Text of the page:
There’s a peculiar marketing term that’s popular these days: Interactive media. The implication is that the consumer “interacts” with the media product, rather than simply sitting there, passively absorbing whatever is being presented. While this term is popular today as a means to describe Internet content, the concept is actually quite old. Today we celebrate a milestone in the history of “interactive” media.
This weekend marks the 100th anniversary of the crossword puzzle. On December 21, 1913, Arthur Wynne published a little diamond-shaped grid, along with 30-odd clues, in the New York World. Dissuaded by the publisher, Wynne thought his invention was a passing fad, not worthy of copyright. For a decade Wynne’s thinking was largely correct. It was a distracting contrivance with niche appeal. The very first puzzle differed from today’s crosswords in that it was diamond shaped and contained no internal black squares. Soon other newspapers picked up the newly discovered pastime and within a decade crossword puzzles were featured in almost all American newspapers. It was in this period crosswords began to assume their familiar form. The year 1924 was a signal year for crosswords. Publishers Simon & Schuster, released a small run of their first crossword puzzle book. Interestingly the publication was done largely as a favor to Richard Simon’s aunt who was a puzzle fan.
The book — which came with a free pencil — was a huge hit. Of the occasion, Smithsonian magazine states: “In no time the publisher had to put the book back on press; through repeated printings, it sold more than 100,000 copies. Soon a second collection followed, and then a third and a fourth. In 1924 and 1925 the crossword books were among the top 10 nonfiction bestsellers for the year, besting, among others, The Autobiography of Mark Twain and George Bernard Shaw’s Saint Joan.”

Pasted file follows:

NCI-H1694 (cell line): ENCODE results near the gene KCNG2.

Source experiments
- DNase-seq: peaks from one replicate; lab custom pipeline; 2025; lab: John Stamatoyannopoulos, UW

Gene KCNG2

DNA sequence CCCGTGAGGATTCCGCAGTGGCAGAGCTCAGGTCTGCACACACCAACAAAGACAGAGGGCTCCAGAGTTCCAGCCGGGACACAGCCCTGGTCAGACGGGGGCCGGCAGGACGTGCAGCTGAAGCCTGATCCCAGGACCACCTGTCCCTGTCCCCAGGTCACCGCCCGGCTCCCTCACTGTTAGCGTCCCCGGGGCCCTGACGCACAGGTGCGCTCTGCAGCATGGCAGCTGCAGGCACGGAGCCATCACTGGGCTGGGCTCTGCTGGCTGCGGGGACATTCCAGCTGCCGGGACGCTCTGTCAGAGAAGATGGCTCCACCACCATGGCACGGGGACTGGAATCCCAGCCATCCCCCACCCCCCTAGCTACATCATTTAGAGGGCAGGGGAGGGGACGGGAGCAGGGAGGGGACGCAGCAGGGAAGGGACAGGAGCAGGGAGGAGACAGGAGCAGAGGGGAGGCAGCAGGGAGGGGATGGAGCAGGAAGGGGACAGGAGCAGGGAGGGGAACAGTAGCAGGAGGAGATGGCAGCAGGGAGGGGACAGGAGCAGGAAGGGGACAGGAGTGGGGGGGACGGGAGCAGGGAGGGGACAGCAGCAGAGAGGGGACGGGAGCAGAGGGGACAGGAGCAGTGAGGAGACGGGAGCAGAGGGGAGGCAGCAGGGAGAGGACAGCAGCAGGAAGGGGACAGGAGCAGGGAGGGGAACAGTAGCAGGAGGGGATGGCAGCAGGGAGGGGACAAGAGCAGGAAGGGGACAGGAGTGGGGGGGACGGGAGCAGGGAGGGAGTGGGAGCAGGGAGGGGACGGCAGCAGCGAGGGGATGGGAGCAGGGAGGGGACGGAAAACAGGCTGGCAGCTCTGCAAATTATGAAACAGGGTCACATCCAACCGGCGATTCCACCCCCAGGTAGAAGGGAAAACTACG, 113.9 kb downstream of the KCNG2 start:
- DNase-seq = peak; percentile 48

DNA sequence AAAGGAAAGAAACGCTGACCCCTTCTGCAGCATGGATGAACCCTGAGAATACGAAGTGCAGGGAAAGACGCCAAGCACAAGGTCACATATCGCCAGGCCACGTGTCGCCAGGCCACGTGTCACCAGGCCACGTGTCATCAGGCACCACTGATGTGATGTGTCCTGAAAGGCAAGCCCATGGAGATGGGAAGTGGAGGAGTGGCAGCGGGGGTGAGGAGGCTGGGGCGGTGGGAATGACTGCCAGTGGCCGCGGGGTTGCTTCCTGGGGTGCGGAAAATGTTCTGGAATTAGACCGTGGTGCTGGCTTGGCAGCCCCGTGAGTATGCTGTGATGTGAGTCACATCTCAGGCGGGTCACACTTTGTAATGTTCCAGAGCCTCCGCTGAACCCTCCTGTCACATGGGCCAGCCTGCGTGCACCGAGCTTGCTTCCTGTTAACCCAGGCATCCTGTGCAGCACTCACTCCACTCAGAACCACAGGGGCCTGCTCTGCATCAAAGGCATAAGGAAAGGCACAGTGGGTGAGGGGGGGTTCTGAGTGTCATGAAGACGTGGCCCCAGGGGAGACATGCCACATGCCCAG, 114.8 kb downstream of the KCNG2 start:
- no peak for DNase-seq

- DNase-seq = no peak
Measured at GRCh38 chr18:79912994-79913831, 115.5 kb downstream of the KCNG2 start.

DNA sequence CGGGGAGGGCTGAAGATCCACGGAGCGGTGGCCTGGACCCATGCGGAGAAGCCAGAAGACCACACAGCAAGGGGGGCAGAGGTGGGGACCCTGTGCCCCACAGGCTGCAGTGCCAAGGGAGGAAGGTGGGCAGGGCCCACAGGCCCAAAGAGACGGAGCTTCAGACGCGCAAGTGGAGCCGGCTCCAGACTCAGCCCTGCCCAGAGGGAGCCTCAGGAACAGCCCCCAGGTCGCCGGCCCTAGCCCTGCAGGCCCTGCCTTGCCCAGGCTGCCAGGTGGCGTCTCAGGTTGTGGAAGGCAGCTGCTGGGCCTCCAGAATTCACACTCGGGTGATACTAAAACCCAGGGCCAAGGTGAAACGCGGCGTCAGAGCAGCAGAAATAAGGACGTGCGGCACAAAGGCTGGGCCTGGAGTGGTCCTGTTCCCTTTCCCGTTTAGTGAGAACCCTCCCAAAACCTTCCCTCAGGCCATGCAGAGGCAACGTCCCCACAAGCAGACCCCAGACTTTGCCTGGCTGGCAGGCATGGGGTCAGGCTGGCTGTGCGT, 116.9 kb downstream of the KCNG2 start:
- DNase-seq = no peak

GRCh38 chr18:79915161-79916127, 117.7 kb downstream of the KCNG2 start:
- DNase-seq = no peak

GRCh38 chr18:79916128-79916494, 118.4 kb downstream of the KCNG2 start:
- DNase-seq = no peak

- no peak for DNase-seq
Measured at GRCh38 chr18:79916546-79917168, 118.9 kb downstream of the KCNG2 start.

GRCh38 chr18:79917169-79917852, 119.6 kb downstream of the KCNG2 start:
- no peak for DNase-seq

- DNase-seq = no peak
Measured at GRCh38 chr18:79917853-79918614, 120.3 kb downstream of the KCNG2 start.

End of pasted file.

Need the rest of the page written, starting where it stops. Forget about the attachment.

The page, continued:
This new craze also prompted another frenzy: dictionary sales. Indeed, many took the ascent of the crossword as the harbinger of a new American literacy. In 1924, the Frederick (Maryland) Daily News cast the crossword’s impact this way; “Thoughtful working of cross word puzzles can not fail to make the average American a more careful and fluent user of good English.”
Time has not been kind to the Daily News’ optimistic prognostication. The proliferation of remedial English on college campuses attests to that sad fact. Even so, the format and its puzzle progeny still have a lot to offer beyond mere entertainment.
Even a quick search of the Internet reveals tens of thousands of puzzles tailored to various fields of study. Historic figures, natural elements, biology, art, music, literature…
are commonplace. Each requires the student to command details of that specialty.
Even simple word composition and spelling have gotten a boost. The popular Internet game, Words With Friends, has risen well beyond its role in getting actor Alec Baldwin a little more press time.
Of course the central value of crossword puzzles will likely remain as pure entertainment. That said, as entertainment goes, crossword puzzles — or anything that requires problem-solving and active engagement — provide a far superior experience than most of what passes for entertainment on television.
There are crossword puzzles appropriate to every age and interest. If you’ve never done one, we suggest you flip over a few pages and give ours a try. You might just find one of life’s simpler, yet profound pleasures as you pencil in that last letter.